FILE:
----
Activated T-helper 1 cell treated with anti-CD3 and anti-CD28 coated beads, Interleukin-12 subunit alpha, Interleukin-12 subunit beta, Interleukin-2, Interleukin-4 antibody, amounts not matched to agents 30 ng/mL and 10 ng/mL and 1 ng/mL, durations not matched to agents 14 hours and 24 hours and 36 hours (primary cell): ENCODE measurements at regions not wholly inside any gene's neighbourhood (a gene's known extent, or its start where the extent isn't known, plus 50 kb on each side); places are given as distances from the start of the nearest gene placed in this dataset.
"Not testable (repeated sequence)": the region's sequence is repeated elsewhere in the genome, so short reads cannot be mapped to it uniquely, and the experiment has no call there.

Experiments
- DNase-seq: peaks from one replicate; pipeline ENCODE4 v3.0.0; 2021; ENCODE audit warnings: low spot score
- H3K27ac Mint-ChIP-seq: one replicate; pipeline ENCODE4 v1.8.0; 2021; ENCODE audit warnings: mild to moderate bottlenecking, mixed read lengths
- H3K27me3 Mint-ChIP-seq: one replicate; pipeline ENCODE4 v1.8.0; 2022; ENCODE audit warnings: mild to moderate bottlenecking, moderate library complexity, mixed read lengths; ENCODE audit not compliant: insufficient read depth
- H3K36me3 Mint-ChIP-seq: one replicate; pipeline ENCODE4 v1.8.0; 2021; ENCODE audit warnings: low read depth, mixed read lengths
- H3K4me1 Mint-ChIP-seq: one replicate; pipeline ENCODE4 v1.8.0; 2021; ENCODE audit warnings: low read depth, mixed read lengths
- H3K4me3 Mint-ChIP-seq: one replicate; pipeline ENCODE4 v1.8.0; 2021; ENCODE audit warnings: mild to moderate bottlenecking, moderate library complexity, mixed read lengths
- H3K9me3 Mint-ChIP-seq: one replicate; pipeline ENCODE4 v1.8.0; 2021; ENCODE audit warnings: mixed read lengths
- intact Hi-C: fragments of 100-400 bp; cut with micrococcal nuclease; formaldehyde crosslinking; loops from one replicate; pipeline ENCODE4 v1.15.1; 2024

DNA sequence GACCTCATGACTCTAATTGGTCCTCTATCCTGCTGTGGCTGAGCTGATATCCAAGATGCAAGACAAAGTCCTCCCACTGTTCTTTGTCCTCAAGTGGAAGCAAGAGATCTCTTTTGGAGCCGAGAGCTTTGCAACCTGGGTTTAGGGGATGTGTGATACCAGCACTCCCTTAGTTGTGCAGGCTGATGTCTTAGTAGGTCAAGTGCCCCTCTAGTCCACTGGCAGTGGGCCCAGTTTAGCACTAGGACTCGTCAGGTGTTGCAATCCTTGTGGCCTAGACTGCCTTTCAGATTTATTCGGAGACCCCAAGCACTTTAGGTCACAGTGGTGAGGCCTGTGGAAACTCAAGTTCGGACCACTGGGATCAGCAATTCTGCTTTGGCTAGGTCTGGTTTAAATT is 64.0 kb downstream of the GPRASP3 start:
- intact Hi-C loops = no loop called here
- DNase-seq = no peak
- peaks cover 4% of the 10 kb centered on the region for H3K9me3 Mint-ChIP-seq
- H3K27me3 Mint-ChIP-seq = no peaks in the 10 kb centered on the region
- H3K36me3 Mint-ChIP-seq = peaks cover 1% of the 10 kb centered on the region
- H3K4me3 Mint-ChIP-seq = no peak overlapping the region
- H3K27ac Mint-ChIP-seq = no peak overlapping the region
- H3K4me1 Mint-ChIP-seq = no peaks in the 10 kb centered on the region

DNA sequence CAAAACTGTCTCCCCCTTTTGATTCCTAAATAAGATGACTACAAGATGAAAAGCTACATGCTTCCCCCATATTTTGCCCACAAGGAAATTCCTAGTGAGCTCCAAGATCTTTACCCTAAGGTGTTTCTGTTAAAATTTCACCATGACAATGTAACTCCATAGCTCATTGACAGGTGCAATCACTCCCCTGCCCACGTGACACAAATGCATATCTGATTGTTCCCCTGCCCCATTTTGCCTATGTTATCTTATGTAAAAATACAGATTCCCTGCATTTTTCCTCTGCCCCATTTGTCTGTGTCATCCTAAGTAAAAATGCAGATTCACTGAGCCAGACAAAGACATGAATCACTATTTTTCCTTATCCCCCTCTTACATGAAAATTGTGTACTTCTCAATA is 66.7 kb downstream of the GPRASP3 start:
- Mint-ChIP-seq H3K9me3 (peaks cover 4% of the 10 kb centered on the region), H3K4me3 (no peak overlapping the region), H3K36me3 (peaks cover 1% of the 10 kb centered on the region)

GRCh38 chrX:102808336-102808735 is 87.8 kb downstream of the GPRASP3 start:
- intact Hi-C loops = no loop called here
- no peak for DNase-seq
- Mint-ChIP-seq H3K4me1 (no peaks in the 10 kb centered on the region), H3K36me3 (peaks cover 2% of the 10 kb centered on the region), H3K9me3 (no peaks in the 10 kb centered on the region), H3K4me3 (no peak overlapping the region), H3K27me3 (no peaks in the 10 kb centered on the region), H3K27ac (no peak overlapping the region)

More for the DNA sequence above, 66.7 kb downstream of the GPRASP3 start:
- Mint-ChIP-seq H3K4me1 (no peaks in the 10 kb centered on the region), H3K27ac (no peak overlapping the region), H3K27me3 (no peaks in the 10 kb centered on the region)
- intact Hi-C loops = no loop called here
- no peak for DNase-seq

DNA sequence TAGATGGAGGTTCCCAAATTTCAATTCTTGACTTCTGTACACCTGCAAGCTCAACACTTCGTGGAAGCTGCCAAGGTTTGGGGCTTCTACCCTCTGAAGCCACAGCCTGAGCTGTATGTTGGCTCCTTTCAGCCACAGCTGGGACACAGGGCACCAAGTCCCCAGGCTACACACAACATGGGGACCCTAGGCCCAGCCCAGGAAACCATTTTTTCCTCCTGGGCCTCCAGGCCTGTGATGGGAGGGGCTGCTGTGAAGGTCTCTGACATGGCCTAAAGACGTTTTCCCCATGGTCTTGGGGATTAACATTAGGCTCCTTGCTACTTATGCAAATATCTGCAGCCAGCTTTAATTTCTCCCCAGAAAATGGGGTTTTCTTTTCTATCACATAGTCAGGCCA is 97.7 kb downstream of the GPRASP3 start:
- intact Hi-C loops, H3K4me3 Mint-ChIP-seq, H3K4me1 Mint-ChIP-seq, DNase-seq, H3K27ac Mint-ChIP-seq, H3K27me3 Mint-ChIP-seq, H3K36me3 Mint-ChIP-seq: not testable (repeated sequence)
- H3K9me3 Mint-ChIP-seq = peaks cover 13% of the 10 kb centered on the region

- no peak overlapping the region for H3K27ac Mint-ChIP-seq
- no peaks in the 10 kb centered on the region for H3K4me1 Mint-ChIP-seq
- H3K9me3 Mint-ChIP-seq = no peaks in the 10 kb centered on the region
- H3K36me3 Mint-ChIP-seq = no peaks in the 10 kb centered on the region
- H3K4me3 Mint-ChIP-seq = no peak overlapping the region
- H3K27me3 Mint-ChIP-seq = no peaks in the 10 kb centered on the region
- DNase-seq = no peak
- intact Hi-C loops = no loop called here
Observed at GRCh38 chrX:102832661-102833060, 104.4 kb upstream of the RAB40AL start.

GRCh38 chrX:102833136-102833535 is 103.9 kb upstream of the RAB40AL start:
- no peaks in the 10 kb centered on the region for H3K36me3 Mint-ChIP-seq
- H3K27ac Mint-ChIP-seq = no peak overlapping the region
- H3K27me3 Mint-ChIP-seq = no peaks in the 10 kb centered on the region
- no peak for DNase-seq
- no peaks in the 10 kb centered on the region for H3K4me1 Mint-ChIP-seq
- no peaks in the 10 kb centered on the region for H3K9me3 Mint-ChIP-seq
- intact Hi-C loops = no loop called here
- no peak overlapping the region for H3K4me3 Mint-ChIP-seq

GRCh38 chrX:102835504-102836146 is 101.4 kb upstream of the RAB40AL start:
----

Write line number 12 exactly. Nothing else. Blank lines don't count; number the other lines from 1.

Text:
DNA sequence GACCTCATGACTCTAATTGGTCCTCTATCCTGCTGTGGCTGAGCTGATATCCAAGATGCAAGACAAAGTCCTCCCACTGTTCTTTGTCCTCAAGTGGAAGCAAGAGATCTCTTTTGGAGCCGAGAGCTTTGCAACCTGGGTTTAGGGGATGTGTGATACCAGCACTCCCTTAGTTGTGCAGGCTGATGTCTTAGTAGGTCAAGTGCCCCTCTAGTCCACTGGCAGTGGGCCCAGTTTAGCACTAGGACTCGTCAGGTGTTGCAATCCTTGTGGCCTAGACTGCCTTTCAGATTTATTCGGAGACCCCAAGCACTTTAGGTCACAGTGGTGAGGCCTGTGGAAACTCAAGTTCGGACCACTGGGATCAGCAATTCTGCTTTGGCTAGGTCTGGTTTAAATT is 64.0 kb downstream of the GPRASP3 start: